John Bailey, a professor of silviculture and fire management at Oregon State University’s College of Forestry, said climate change worsens the frequency of forest fires because the increased temperature has made fire fuel “crispier” and more flammable. He said involvement from people, like “careless” homeowners who use grills irresponsibly during fire season, plays a large role in the number of wildfires.

Humans cause 85 percent of all wildfires in the United States by leaving campfires unattended, burning debris, equipment use and malfunction, discarded cigarettes and intentional arson.

“We have climate, and then we have more humans out there in the wildland and urban interface,” Bailey said.

He said his expertise lies in forest fires, focusing on natural kindling like human-made structures. He said several power companies are being blamed for causing fires in the 2020 Labor Day Fires in his home state of Oregon.

Massive fires erupted across Oregon around Labor Day of 2020, destroying millions of acres of land and more than 3,000 homes. Victims sued PacifiCorp, one of Oregon’s most prominent electric companies, over claims that the company failed to properly design, maintain and de-energize their facilities in the face of prime wildfire conditions, including drought and high winds.

Bailey said the forest management practices on federal land like fuel suppression have “ironically” created more fuel for wildfires because landscapes are more heavily filled with large, living trees, seedlings, shrubs, grass and human infrastructure.

“There were some with lightening ignitions, there were some careless homeowners with grills,” Bailey said. “There are also a lot of fingers being pointed at trees across power lines and sparking.”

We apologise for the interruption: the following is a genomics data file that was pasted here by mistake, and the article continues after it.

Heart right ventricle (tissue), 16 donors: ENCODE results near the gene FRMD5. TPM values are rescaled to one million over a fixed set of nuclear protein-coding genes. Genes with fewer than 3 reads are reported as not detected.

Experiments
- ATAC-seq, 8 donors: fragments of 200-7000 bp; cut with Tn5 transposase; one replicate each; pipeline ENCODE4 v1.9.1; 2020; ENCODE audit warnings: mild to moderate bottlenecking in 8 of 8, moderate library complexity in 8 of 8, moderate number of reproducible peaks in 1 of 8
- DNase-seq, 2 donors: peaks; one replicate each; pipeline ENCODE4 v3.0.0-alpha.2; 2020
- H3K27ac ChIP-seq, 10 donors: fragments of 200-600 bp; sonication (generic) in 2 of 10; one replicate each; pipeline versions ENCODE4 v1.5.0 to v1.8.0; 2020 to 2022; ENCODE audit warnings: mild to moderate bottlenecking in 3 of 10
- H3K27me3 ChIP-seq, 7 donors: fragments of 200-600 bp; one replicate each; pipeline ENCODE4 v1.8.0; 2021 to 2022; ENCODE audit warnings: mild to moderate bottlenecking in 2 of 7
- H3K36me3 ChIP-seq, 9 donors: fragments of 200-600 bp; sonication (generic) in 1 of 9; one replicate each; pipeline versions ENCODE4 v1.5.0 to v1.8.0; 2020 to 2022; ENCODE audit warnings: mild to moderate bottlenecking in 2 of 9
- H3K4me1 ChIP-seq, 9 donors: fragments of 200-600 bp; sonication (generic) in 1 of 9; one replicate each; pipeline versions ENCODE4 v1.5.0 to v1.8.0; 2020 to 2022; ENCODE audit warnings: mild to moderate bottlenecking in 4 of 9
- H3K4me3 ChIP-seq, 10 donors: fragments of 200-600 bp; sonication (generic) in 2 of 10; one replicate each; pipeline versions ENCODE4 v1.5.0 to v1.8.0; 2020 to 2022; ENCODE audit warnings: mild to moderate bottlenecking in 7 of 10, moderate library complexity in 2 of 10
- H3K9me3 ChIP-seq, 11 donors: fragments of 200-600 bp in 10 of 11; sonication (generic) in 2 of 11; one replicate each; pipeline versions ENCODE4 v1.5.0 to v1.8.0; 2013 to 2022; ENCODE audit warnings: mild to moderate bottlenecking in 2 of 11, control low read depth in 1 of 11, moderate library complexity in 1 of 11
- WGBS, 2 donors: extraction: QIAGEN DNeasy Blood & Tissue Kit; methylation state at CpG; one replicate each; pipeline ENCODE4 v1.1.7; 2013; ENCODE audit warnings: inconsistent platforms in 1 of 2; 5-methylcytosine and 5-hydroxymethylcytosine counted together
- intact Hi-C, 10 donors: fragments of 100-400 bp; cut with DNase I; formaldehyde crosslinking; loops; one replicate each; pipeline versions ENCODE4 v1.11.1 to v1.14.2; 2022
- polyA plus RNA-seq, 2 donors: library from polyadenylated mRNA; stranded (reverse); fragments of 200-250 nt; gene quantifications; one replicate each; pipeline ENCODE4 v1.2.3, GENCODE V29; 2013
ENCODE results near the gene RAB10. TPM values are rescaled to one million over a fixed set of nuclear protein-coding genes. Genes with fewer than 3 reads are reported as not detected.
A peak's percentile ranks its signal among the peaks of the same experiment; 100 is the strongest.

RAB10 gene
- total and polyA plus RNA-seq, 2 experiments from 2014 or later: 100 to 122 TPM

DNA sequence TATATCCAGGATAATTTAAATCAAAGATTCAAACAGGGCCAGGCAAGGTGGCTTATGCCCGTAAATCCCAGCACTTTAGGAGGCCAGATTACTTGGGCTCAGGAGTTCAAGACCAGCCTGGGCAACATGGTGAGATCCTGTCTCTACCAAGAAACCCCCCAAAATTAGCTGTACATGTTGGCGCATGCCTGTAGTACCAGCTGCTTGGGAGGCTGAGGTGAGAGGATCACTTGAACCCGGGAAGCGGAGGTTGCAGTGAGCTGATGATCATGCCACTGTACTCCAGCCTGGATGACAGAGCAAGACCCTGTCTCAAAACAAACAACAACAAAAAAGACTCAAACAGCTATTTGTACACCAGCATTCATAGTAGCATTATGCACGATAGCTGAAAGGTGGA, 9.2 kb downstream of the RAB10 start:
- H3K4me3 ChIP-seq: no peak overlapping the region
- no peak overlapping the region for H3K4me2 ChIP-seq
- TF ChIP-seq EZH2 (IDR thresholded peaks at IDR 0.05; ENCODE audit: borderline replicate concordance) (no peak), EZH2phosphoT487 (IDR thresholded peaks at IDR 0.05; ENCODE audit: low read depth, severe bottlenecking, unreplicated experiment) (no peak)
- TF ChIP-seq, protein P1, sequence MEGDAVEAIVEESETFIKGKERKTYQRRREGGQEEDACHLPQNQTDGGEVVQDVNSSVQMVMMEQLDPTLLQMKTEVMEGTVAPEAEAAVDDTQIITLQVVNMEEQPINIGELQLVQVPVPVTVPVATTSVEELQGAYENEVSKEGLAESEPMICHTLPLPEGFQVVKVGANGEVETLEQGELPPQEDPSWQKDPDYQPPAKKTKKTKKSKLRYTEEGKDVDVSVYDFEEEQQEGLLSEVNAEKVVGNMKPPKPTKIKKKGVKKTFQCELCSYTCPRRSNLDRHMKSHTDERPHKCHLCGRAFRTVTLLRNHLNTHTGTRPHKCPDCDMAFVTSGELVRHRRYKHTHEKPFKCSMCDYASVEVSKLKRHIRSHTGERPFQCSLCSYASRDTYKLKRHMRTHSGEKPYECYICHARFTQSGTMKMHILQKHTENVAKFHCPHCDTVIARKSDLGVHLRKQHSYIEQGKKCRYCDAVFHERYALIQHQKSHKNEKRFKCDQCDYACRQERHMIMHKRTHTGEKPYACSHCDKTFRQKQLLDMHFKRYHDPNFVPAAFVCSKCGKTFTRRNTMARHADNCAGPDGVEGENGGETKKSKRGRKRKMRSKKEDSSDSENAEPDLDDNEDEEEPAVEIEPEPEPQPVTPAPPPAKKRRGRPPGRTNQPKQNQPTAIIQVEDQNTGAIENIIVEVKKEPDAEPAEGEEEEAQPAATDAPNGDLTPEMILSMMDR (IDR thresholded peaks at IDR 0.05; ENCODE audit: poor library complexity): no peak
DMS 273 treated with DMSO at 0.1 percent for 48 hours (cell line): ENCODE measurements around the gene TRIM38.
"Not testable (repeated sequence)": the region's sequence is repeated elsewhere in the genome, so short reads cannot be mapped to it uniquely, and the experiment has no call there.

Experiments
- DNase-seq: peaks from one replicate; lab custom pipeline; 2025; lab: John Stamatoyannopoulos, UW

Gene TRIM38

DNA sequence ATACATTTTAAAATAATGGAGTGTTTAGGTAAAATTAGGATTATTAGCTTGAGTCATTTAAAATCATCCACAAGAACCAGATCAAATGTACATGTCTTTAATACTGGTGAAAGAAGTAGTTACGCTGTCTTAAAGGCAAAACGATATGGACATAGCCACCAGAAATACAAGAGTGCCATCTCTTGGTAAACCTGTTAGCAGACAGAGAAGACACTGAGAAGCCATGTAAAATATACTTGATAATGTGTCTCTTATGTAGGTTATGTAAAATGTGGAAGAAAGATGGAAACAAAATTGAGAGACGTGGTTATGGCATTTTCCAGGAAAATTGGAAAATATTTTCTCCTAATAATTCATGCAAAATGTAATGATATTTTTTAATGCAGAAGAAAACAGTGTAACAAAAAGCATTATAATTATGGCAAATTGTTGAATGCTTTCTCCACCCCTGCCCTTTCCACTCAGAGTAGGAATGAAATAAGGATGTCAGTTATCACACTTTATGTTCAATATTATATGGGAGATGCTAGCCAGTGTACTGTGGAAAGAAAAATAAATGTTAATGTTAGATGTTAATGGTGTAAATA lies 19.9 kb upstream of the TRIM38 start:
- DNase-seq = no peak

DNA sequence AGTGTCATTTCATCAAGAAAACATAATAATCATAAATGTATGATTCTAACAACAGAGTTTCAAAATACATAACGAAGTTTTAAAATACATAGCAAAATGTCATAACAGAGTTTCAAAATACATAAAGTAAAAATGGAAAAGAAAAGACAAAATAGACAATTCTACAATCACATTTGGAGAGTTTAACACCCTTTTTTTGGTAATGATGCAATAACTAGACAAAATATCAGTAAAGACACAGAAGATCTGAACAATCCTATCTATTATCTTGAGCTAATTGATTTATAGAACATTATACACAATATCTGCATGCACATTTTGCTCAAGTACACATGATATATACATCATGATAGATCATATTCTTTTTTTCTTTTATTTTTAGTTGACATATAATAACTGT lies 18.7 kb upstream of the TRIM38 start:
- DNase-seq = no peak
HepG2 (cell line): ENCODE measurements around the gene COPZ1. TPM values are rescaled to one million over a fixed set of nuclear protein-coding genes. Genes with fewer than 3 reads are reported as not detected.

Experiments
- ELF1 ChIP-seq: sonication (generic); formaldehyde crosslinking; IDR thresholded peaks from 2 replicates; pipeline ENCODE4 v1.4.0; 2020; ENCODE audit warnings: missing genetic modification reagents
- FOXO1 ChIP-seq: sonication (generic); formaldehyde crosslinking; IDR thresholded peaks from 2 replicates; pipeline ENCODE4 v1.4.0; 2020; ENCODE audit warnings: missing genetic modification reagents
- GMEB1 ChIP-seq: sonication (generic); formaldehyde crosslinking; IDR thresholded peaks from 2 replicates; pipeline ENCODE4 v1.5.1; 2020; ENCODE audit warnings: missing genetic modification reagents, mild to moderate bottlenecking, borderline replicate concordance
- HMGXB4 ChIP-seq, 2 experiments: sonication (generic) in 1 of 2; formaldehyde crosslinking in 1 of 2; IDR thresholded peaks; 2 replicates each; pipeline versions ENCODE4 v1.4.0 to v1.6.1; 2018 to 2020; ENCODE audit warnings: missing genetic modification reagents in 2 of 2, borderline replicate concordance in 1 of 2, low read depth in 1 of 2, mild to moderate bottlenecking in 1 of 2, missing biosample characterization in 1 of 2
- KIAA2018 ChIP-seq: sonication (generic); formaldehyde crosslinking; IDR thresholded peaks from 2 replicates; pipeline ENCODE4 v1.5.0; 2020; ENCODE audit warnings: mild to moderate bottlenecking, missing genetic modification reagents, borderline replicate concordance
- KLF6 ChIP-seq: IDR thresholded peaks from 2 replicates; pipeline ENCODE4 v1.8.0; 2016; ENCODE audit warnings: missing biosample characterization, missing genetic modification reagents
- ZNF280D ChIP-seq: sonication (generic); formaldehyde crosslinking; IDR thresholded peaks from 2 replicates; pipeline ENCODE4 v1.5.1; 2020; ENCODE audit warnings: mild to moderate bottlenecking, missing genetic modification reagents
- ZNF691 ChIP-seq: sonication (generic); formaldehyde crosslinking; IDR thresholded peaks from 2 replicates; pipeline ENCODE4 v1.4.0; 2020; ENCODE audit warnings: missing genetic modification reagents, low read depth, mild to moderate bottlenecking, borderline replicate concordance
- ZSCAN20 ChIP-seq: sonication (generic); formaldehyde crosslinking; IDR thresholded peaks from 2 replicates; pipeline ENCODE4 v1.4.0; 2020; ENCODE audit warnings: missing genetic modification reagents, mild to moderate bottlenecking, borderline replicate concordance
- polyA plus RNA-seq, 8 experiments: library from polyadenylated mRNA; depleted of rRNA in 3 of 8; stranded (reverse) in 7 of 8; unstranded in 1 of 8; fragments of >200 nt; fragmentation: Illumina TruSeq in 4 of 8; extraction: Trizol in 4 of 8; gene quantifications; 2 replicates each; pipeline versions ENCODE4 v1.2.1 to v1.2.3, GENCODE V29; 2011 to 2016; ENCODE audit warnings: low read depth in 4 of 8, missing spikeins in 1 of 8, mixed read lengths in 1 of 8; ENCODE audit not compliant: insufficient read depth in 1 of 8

He said working with utility companies to bury power infrastructure is the “ultimate solution” for eliminating wildfires caused by the energy sector. He said after the Santa Rosa fires in California, the power company PG&E plans to bury more than a thousand miles of power lines to reduce the risk of wildfires.

The Santa Rosa fires killed 22 people, burned about 36,800 acres and damaged more than 5,600 structures in Napa and Sonoma counties in California. A report by the California Department of Forestry and Fire Protection found the cause came from an unknown malfunction in a private electrical system next to a residential structure.

“You will ultimately come to the issue that it’s filled with the powerlines spark that is fuel underneath of them,” Bailey said. “So the ultimate solution in my opinion is burying.”

Luca Carmignani, an assistant fire adviser at the University of California Cooperative Extension, said his work looks to provide science-based solutions to communities and local agencies to improve urban interfaces and wildfire resilience. He said moving home power systems to individual grids can help limit fires during high risk seasons so that power can be shut off on a smaller scale rather than large power outages.

He said building long-term solutions around wildfires lies in equipping communities with prevention methods, like fuel reduction awareness about prescribed burns and energy use, and that it is key to consider people at the helm of the issue.

“I mean most of the time we see the destructive aspect of fires, but in order to prevent that, we need to change our attitude towards fire and consider it as part of the landscape, part of our life,” Carmignani said. “Especially the Western United States that is fire prone.”

This post has been updated to correct the following:
Due to an editing error, The Hatchet incorrectly reported Bailey is a professor of civil culture. He is a professor of silviculture, the study of forest growth, health and quality. The Hatchet also incorrectly reported The Hatchet incorrectly named the 2020 Oregon fires as the “Liberty Fires.” They were the “Labor Day Fires.” We regret these errors.